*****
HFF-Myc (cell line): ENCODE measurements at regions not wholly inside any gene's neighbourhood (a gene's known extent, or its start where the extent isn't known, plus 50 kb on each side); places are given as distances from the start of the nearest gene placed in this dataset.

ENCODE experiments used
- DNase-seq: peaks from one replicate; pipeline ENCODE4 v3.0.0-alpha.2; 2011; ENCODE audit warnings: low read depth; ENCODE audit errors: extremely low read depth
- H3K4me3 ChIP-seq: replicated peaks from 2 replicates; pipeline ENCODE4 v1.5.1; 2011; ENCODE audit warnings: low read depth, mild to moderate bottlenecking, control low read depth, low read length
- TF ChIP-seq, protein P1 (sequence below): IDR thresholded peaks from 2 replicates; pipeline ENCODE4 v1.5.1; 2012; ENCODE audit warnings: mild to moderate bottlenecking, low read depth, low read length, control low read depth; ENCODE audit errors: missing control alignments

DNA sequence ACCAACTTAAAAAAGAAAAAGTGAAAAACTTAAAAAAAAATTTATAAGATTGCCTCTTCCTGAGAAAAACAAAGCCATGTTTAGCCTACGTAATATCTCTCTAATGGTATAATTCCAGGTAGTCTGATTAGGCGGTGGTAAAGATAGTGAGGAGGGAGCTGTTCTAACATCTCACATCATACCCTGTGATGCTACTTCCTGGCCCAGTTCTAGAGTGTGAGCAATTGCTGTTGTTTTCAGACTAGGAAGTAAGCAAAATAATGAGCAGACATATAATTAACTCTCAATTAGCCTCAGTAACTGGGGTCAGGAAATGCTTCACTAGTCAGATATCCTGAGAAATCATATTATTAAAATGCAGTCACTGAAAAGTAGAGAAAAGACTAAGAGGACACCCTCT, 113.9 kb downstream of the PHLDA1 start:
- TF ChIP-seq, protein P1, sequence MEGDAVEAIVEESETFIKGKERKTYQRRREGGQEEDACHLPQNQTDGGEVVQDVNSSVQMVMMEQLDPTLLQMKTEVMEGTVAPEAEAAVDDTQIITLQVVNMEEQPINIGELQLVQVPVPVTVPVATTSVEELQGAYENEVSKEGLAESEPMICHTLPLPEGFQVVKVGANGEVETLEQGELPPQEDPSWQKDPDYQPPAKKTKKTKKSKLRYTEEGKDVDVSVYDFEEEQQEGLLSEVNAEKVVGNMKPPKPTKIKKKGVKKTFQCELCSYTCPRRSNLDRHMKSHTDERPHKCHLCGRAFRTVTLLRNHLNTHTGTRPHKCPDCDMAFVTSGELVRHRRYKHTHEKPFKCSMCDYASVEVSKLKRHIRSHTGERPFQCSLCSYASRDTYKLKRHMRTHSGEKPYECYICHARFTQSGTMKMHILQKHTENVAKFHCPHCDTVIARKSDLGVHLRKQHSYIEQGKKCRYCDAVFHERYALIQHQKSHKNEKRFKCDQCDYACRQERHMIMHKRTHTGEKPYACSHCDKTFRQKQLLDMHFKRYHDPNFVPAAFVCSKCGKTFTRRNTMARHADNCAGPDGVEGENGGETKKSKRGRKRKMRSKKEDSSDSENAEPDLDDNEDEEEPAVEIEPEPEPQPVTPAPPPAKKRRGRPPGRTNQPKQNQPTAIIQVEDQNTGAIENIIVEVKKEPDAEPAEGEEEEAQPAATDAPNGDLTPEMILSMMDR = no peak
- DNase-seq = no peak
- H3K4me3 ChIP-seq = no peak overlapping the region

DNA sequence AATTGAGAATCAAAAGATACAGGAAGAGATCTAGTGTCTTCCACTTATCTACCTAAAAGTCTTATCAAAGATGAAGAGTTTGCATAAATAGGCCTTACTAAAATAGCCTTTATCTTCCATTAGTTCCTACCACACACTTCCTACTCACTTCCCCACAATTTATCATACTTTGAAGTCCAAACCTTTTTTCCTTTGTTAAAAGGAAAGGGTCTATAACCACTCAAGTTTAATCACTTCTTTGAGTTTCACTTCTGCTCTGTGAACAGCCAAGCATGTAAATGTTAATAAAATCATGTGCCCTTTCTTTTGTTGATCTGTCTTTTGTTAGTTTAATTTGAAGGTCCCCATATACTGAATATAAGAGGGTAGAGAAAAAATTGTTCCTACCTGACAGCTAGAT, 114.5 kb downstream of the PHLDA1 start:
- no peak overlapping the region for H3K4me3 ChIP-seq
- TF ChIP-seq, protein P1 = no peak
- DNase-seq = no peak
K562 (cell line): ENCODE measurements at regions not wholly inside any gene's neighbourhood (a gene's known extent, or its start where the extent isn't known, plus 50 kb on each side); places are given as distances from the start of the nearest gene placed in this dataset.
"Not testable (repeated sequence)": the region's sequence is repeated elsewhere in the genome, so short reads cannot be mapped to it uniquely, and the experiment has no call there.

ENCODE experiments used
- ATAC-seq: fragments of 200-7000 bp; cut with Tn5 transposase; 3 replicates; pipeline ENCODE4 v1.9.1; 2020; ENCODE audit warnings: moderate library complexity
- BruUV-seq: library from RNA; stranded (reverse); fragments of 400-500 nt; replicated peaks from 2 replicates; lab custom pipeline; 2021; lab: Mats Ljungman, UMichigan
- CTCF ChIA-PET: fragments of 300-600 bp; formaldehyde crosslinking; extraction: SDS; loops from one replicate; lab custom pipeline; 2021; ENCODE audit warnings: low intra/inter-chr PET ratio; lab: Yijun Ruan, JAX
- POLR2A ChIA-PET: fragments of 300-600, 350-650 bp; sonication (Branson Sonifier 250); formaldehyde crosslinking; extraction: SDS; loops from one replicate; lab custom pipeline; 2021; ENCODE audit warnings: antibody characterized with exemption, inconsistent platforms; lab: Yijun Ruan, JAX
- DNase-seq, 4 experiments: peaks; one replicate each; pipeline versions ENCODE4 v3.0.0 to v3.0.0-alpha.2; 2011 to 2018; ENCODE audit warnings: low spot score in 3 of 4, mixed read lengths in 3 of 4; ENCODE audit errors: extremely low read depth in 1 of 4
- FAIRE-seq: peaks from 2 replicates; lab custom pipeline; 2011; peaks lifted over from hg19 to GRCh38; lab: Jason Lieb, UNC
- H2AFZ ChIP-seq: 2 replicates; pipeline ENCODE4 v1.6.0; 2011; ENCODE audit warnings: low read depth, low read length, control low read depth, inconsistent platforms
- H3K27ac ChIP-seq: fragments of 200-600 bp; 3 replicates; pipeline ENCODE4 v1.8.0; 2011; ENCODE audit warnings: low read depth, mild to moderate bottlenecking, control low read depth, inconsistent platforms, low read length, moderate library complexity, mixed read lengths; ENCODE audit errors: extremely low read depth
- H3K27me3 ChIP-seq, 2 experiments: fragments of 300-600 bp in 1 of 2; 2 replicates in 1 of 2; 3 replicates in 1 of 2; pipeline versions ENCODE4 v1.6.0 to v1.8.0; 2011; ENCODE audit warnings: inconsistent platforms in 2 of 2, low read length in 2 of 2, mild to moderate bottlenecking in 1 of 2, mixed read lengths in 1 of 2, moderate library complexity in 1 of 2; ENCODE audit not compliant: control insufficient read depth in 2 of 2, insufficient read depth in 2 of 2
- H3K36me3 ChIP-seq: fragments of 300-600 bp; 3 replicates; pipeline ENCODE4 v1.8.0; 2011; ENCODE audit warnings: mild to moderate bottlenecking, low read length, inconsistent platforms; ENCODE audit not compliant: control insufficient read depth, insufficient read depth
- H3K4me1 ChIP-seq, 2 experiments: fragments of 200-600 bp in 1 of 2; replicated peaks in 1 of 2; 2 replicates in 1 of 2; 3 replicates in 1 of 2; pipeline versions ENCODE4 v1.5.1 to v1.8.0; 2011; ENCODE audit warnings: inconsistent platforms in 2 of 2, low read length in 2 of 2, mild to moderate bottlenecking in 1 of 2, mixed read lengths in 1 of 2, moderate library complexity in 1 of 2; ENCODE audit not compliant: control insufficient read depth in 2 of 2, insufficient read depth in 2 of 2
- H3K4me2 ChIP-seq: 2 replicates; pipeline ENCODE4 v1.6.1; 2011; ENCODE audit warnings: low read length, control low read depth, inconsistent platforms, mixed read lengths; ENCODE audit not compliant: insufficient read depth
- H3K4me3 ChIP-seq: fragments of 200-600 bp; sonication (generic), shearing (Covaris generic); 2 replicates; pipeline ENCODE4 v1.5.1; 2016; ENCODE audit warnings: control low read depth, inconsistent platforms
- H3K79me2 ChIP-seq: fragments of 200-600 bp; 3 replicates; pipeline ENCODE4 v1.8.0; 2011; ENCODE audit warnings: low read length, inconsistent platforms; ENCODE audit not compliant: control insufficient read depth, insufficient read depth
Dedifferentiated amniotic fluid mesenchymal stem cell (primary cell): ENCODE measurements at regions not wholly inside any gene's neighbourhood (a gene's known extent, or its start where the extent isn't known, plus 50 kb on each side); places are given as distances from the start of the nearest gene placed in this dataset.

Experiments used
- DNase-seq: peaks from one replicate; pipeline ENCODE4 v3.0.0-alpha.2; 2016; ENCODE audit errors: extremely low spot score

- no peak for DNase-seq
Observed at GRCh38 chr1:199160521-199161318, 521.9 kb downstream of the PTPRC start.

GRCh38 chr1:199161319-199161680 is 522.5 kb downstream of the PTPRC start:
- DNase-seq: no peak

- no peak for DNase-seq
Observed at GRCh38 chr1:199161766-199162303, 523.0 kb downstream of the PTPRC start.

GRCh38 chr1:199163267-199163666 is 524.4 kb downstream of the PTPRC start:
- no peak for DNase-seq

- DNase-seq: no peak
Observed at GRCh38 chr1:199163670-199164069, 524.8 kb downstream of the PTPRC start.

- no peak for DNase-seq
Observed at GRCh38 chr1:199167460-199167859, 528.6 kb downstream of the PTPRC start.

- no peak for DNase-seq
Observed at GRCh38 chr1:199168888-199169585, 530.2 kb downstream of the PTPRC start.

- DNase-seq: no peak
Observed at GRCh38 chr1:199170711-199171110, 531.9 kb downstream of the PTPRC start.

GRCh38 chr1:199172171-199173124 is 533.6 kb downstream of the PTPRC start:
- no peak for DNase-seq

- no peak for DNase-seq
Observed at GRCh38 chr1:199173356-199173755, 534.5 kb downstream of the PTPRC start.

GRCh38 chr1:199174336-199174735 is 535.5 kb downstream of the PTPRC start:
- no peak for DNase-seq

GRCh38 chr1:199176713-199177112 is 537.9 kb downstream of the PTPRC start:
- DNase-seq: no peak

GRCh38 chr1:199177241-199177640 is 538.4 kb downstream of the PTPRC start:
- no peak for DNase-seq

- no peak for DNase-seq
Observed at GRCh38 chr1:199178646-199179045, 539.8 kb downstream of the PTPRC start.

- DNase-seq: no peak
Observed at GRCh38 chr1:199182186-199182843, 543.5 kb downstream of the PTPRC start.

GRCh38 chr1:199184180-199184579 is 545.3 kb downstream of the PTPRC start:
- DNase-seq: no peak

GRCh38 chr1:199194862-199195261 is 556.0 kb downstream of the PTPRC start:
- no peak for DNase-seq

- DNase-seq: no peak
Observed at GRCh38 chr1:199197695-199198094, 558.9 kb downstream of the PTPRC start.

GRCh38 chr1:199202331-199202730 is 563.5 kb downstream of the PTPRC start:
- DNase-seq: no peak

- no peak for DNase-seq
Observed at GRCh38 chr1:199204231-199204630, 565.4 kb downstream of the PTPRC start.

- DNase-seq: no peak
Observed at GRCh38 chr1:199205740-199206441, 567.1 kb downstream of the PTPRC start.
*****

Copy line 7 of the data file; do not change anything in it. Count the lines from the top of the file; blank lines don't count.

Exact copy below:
- TF ChIP-seq, protein P1, sequence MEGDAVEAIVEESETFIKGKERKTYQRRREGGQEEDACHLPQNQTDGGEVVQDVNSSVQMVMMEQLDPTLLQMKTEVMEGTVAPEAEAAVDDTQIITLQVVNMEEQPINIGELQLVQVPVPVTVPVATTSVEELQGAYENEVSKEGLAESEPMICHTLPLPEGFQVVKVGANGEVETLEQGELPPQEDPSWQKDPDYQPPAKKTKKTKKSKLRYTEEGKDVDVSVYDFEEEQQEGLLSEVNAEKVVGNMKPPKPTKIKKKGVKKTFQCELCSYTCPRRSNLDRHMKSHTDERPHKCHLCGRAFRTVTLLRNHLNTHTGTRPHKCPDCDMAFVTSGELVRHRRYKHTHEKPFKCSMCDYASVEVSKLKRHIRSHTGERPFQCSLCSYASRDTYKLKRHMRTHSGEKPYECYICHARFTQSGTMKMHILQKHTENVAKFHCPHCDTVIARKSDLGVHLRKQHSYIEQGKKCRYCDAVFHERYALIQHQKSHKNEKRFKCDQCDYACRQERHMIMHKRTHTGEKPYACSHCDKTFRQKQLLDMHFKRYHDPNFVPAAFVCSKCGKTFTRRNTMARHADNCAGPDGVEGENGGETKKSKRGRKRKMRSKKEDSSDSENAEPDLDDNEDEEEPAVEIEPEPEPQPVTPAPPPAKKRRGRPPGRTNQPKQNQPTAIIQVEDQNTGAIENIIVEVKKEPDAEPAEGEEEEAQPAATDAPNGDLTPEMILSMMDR = no peak